chapter  4
13 Pages

The Winds of Postwar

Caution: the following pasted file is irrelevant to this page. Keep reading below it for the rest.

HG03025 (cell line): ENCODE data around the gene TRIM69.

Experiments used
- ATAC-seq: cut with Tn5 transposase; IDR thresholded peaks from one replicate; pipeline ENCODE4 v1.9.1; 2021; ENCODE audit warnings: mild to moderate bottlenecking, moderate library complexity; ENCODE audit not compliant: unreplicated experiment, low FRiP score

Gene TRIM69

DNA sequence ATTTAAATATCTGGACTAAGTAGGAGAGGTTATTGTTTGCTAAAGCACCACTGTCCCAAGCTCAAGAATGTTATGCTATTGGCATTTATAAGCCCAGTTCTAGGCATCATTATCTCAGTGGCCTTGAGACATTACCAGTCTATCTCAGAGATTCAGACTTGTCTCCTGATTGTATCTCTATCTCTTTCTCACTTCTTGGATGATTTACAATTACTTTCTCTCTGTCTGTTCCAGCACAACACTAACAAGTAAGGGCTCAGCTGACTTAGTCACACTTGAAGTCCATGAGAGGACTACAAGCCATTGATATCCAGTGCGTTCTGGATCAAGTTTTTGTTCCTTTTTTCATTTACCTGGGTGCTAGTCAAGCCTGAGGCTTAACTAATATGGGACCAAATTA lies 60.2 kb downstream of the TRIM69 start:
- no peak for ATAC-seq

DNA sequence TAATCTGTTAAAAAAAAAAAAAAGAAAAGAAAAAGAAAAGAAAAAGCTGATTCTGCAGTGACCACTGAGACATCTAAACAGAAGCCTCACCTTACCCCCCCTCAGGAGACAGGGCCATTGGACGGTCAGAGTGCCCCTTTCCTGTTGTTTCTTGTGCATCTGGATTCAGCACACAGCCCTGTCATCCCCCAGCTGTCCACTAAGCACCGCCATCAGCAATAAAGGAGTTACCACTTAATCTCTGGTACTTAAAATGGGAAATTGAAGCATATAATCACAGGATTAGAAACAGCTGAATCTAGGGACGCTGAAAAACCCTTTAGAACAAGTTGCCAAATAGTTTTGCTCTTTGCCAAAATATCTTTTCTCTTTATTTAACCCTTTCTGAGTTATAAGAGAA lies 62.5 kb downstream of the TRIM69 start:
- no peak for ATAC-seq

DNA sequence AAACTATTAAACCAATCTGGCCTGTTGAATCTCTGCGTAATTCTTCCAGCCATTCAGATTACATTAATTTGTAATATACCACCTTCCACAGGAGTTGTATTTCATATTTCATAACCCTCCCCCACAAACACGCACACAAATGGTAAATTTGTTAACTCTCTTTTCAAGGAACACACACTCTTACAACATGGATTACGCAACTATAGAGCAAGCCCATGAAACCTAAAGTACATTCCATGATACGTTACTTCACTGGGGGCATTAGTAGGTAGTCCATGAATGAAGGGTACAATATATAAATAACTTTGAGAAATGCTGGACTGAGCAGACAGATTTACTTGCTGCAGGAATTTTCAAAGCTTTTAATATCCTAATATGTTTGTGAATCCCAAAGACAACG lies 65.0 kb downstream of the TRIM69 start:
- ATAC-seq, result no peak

As the real war moved into its final stages in the spring of 1944, a homefront war over TV broke out between the two rivals in radio broadcasting, CBS and RCA. Both sides had their allies. RCA was backed by a new trade group, the Television Broadcasters Association (TBA), headed by Allen B. Du Mont and supported by Philco and General Electric. This faction wanted to keep the status quo, i.e., keep TV transmissions in the lower frequencies of the broadcast spectrum and not wait for color TV sets before selling new sets after the war. The TBA claimed that the images on new TV sets would be “equivalent or better . . . than 16 millimeter home movies,” with the public “agreeably surprised at the picture quality.”1